Mailuu-Suu

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Mailuu-Suu

Майлуусуу
Mailuu-Suu is located in Kyrgyzstan
Mailuu-Suu
Mailuu-Suu
Location in Kyrgyzstan
Coordinates: 41°15′36″N 72°26′59″E / 41.26000°N 72.44972°E / 41.26000; 72.44972
CountryFlag of Kyrgyzstan.svg Kyrgyzstan
RegionJalal-Abad Region
Area
 • Total120 km2 (50 sq mi)
Elevation
1,300 m (4,300 ft)
Population
 (2009)
 • Total22,853
 • Density190/km2 (490/sq mi)

Mailuusuu (Kyrgyz: Майлуусуу) is a mining town in Jalal-Abad Region of southern Kyrgyzstan. Its area is 120 square kilometres (46 sq mi), and its resident population was 22,853 in 2009,[1] it has been economically depressed since the fall of the Soviet Union. From 1946 to 1968 the Zapadnyi Mining and Chemical Combine in Mailuu-Suu mined and processed more than 10,000 short tons (9,100 t) of uranium ore for the Soviet nuclear program.[2] Uranium mining and processing is no longer economical, leaving much of the local population of about 20,000 without meaningful work.[3]

Uranium mills[edit]

The USSR left 23 unstable uranium tailings pits on the tectonically unstable hillside above the town.[4] A breached tailings dam in April 1958 released 600,000 cubic metres (21,000,000 cu ft) of radioactive tailings into the Mailuu-Suu River.[5] In 1994, a landslide blocked the river, which flowed over its banks and flooded another waste reservoir. A flood caused by a mudslide nearly submerged a tailings pit in 2002.[6] Mailuu-Suu was found to be one of the 10 most polluted sites in the world in a study published in 2006 by the Blacksmith Institute.[7]

The World Bank approved a US$5 million grant to reclaim the tailings pits in 2004,[6] and approved an additional $1 million grant for the project in 2011.[8] However, grave threats still persist.[9]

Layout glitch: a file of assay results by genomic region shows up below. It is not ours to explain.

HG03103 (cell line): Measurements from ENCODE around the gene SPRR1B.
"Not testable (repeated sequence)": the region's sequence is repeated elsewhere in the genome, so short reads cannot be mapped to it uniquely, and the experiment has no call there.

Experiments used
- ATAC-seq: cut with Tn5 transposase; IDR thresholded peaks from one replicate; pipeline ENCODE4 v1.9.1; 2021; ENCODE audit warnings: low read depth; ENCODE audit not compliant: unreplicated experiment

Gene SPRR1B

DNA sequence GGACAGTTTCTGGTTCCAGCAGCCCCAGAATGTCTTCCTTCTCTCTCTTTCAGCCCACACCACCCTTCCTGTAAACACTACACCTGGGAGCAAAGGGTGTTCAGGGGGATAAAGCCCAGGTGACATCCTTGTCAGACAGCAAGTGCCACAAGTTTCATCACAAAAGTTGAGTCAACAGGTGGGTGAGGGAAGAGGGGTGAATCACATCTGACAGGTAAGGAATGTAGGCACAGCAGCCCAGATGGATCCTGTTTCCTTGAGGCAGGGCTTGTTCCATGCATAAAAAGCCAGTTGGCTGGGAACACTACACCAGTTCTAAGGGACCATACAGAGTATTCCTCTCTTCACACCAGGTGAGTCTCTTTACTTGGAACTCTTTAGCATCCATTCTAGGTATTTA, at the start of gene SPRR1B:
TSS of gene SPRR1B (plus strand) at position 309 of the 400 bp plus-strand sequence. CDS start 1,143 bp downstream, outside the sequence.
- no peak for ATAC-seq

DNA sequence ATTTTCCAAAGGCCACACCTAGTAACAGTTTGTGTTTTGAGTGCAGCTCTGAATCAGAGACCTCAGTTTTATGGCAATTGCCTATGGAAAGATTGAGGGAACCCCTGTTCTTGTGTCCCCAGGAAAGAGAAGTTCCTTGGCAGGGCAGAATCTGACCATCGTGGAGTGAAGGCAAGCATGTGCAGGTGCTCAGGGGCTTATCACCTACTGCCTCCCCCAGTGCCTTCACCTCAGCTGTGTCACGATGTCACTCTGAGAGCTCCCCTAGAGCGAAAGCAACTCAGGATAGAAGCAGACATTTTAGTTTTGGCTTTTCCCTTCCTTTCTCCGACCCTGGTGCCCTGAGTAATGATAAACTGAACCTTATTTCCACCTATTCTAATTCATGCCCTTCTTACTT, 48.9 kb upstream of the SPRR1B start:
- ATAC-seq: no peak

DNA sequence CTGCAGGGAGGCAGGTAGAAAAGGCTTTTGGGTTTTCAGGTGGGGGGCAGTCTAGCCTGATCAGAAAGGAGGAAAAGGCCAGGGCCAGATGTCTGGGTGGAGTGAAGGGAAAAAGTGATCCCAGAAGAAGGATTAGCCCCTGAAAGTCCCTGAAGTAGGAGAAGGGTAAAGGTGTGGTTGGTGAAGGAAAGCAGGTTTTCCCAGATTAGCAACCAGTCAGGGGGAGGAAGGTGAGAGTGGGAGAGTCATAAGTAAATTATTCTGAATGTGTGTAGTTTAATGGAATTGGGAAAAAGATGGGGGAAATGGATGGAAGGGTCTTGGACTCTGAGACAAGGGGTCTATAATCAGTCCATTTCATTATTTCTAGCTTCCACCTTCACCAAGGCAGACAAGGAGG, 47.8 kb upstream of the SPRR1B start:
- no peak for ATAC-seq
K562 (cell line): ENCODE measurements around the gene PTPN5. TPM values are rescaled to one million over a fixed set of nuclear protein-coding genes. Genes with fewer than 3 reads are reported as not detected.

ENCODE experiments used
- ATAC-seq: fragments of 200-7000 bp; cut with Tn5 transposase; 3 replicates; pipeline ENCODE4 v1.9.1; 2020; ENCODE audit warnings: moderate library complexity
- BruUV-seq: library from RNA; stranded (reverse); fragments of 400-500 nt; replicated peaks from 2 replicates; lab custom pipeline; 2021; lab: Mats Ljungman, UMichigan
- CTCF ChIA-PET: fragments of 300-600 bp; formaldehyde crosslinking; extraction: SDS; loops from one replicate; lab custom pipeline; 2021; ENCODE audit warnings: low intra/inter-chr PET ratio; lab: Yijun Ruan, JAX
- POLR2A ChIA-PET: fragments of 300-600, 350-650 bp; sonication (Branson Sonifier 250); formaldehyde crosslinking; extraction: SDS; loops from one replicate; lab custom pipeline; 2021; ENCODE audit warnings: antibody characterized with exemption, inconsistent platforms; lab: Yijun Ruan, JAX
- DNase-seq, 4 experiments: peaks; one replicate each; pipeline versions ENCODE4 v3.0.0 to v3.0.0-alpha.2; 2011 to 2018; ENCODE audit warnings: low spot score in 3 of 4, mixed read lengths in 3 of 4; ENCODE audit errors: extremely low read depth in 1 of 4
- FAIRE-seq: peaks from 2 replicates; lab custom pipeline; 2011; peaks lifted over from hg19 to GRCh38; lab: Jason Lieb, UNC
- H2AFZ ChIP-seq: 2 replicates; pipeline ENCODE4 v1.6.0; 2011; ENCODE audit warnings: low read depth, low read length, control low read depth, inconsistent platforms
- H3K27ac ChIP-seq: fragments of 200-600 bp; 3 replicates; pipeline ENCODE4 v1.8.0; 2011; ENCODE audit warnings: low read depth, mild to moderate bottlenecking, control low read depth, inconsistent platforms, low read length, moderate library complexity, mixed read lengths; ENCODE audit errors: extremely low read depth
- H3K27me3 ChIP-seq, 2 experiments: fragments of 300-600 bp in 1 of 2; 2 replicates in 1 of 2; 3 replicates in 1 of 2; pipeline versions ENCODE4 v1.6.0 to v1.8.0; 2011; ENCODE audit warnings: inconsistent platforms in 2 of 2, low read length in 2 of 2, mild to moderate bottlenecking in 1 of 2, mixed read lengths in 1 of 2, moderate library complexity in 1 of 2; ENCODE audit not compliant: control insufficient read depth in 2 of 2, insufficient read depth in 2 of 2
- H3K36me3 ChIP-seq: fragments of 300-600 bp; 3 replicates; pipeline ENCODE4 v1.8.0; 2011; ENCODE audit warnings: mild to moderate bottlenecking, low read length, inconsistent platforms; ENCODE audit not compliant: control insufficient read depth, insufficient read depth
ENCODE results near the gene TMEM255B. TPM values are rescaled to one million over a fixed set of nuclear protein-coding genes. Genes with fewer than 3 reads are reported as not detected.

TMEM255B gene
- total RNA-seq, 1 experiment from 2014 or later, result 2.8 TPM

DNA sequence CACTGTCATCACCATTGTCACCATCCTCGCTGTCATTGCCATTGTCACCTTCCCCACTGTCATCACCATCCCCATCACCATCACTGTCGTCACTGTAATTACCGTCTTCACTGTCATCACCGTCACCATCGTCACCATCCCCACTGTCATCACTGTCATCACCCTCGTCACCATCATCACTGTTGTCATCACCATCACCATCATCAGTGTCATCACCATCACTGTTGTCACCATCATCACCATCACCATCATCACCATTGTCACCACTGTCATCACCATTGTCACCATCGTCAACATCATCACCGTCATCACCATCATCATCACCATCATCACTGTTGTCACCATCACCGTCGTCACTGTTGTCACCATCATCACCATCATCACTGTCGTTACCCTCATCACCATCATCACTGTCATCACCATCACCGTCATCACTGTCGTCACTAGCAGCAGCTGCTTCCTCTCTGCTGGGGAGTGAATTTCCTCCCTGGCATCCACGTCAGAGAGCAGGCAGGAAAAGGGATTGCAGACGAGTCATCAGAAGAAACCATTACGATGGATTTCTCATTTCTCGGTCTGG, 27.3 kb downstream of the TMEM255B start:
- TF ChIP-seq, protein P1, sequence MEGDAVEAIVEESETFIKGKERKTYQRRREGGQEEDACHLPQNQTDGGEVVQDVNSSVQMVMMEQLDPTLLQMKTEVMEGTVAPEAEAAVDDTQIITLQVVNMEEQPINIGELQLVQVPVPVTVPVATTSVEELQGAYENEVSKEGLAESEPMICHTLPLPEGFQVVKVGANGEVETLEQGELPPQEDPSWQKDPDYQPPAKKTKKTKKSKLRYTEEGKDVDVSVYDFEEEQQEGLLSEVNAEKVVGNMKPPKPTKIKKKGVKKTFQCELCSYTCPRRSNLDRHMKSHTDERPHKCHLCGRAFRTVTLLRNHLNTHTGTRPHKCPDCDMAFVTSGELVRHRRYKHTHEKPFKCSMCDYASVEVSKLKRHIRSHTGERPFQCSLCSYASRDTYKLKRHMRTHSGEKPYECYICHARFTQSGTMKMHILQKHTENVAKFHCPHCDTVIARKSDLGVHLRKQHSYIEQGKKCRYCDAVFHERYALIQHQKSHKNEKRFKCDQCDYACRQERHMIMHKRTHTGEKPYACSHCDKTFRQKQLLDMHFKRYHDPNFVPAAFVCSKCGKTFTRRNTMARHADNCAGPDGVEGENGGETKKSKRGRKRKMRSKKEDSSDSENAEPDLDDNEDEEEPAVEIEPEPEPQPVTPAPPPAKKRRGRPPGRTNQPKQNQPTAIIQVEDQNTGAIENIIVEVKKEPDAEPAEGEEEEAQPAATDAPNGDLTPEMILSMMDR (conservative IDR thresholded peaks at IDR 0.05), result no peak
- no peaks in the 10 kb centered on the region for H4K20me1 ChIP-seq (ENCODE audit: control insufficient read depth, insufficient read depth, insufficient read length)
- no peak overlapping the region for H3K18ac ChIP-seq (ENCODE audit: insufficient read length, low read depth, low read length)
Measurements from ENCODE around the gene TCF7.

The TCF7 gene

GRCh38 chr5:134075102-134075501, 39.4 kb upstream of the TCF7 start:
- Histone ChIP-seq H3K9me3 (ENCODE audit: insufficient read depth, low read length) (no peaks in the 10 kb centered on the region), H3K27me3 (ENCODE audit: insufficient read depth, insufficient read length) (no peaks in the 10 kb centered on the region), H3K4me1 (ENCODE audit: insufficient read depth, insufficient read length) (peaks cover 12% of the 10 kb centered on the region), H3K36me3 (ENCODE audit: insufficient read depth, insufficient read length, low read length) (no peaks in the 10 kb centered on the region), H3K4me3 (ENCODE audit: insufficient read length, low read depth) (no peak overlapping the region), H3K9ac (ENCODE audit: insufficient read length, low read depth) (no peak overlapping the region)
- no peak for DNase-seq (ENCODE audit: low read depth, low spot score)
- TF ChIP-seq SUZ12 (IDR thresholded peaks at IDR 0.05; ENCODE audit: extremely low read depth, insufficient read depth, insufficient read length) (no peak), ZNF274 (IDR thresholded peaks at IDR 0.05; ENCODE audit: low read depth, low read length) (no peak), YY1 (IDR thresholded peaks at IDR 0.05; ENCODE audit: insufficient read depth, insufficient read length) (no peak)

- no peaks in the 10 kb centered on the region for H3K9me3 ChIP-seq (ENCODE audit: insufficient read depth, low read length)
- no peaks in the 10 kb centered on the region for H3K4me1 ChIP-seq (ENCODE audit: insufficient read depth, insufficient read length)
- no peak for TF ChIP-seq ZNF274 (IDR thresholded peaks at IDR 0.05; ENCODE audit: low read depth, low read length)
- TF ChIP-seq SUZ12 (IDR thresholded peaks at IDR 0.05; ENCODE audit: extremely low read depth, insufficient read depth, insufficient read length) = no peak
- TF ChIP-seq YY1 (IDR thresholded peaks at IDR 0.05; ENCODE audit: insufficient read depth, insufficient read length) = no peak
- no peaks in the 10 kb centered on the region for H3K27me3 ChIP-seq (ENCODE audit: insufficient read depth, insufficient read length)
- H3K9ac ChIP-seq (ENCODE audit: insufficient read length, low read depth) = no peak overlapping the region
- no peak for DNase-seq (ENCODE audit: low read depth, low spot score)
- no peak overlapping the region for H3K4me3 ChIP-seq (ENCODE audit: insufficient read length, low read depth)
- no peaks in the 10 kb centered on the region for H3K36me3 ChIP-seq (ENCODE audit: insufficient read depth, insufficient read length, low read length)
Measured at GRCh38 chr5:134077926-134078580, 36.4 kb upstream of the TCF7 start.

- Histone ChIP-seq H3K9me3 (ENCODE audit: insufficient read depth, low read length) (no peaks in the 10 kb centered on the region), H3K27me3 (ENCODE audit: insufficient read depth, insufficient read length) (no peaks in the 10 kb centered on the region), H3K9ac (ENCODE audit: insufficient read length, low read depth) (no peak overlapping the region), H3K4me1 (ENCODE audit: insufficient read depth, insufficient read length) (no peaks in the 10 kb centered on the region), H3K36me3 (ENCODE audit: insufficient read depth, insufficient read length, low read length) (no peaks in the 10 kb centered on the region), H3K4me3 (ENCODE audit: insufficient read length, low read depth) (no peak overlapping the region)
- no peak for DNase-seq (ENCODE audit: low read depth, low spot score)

Coordinates: 41°15′36″N 72°26′59″E / 41.26000°N 72.44972°E / 41.26000; 72.44972

References[edit]

  1. ^ "2009 population census of the Kyrgyz Republic: Jalal-Abad Region" (PDF). Archived from the original (PDF) on 10 August 2011. Retrieved 2011-08-10.
  2. ^ Djenchuraev, N. Current environmental issues associated with mining wastes in Kyrgyzstan. Department of Environmental Sciences and Policy of Central European University, Budapest, 1999.
  3. ^ Trilling, David (May 26, 2009), "Kyrgyzstan: Radioactive Legacy Vexes Bishkek", EurasiaNet
  4. ^ "Uranium in OshKyrgyzstan | Mailuu-Suu Legacy Uranium Dumps". Blacksmithinstitute.org. Retrieved 2014-01-30.
  5. ^ Birsen, N.; Kadyrzhanov, Kairat K. (6 December 2012). Environmental Protection Against Radioactive Pollution: Proceedings of the NATO Advanced Research Workshop on Environmental Protection Against Radioactive Pollution Almati, Kazakhstan 16–19 September 2002. Springer Science & Business Media. p. 59. Retrieved 30 December 2017.
  6. ^ a b Sarah MacGregor (2004-02-04). "Finding a solution for uranium waste in Kyrgyzstan - OSCE Centre in Bishkek". Osce.org. Retrieved 2014-01-30.
  7. ^ "Missing Controller". Blacksmith Institute. Retrieved 2014-01-30.
  8. ^ "News & Broadcast - 28, 000 Inhabitants of Mailuu-Suu Valey [sic] in the Kyrgyz Republic to Benefit from Improved and Safer Access on the Road to Villages". Web.worldbank.org. 2011-06-09. Retrieved 2014-01-30.
  9. ^ "Uranium in Central Asia: Poisoned legacy". The Economist. Retrieved 10 July 2015.

External links[edit]